PRINT Summer 2009


Michael Taussig’s What Color Is the Sacred?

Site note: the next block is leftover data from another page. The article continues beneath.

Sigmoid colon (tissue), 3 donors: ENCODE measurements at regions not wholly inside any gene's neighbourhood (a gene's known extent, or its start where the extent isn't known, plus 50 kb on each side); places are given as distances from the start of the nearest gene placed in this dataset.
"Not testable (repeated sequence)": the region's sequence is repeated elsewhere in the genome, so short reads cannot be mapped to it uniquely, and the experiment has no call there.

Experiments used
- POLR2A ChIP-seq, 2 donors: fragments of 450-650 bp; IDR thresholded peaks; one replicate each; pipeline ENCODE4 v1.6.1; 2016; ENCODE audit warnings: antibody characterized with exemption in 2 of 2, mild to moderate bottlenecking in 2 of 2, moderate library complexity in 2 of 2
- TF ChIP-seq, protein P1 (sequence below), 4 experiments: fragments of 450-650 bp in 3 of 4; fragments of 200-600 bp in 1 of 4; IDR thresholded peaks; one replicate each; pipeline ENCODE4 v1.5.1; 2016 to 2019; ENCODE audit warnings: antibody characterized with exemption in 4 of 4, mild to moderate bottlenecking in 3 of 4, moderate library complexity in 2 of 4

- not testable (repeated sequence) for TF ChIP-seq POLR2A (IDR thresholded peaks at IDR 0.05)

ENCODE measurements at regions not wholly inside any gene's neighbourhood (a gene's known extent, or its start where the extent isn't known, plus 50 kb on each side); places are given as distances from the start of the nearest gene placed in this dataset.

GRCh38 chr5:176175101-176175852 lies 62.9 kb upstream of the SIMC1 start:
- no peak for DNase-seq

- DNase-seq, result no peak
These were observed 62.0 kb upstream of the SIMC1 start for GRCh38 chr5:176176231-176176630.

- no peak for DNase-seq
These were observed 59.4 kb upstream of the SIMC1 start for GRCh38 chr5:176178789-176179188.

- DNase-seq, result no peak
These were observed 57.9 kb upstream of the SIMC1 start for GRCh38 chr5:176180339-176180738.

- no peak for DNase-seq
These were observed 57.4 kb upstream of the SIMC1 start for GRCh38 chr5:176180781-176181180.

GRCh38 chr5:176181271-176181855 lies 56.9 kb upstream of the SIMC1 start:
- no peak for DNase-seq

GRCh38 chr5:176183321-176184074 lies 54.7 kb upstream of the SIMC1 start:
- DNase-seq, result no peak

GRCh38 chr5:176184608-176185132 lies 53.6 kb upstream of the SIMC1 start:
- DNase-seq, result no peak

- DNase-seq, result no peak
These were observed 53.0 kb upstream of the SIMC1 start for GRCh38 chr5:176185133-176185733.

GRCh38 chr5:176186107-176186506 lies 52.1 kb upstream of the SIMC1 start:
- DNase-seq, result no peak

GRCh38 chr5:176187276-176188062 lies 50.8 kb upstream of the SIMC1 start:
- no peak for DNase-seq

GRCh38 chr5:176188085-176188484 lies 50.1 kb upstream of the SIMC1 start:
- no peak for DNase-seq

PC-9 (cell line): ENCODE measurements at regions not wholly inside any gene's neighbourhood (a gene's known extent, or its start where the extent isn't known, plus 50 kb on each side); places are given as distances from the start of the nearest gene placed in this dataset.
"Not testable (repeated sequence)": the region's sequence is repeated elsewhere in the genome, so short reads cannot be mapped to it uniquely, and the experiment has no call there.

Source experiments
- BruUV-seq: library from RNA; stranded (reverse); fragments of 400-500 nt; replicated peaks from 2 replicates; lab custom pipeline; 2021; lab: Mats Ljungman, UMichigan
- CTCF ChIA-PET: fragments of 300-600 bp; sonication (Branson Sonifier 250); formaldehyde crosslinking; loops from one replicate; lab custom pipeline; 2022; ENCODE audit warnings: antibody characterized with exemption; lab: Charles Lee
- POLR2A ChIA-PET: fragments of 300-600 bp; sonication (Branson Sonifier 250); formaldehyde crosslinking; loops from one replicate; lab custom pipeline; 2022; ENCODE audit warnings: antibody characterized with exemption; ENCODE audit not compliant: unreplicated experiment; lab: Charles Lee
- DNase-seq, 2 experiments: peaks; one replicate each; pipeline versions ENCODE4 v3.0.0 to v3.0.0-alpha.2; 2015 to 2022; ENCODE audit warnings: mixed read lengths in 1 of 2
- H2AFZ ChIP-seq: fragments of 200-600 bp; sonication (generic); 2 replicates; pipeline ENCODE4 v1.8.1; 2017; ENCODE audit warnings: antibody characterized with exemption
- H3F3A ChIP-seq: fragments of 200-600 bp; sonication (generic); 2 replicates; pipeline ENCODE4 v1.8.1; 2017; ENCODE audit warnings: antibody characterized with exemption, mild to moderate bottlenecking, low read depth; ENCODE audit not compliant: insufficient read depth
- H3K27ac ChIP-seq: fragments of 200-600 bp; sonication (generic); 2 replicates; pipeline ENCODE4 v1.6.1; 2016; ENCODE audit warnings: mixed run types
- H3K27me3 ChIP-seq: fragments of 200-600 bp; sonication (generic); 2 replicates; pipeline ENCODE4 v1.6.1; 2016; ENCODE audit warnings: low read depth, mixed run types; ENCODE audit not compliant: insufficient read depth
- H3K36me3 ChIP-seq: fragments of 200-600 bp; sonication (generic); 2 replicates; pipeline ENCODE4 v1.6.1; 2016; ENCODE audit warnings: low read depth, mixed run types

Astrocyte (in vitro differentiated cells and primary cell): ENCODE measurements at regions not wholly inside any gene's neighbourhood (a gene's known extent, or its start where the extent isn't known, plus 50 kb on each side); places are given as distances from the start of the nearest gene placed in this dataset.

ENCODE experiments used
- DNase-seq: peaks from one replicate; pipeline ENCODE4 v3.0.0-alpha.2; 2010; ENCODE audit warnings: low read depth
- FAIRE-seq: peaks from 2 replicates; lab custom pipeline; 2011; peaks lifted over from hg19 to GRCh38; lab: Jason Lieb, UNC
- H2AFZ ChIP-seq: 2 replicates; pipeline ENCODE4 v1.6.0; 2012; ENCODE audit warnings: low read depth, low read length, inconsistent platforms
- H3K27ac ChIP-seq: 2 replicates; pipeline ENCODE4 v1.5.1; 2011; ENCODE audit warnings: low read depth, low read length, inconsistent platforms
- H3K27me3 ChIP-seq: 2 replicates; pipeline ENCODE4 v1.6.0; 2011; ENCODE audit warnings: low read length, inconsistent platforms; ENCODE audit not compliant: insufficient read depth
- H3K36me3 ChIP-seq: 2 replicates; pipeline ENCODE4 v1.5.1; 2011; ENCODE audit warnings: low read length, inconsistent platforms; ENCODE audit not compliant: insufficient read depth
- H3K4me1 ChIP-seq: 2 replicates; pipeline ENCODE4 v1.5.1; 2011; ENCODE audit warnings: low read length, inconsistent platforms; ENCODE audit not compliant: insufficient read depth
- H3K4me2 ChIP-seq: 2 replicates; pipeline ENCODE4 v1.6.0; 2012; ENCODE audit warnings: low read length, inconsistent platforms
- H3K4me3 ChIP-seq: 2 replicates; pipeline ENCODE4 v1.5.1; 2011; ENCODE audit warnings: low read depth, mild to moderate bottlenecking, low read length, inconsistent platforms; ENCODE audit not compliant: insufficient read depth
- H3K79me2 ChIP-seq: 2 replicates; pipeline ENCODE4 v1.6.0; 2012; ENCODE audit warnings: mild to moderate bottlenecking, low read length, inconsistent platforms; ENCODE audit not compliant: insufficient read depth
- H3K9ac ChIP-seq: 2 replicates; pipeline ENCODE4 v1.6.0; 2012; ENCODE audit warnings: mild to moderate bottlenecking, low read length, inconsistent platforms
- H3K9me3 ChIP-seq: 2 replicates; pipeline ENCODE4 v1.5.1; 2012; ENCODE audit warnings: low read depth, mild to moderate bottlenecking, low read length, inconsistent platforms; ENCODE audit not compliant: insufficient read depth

IT IS A GERMAN SOLDIER of the early nineteenth century, of all people, who turns out to epitomize this book on color—on color, partly, as “we in the West” see it (or don’t see it), and how this perception is linked to the effects of colonial history on the imagination. As Goethe recounts in his Zur Farbenlehre (Theory of Colors), this soldier, having returned to Hesse from America, painted his face in vivid colors in the style of the “savages” (Wilde) he had come across in the New World. We don’t need to read Michael Taussig’s admission in his final chapter to discover that the author identifies with this “crossover man.” The context in which Goethe mentions this self-fashioned primitive makes it clear which boundaries are at stake: The illustrious German poet states that “men in a state of nature, uncivilized nations and children” have an affinity for “colors in their utmost brightness,”

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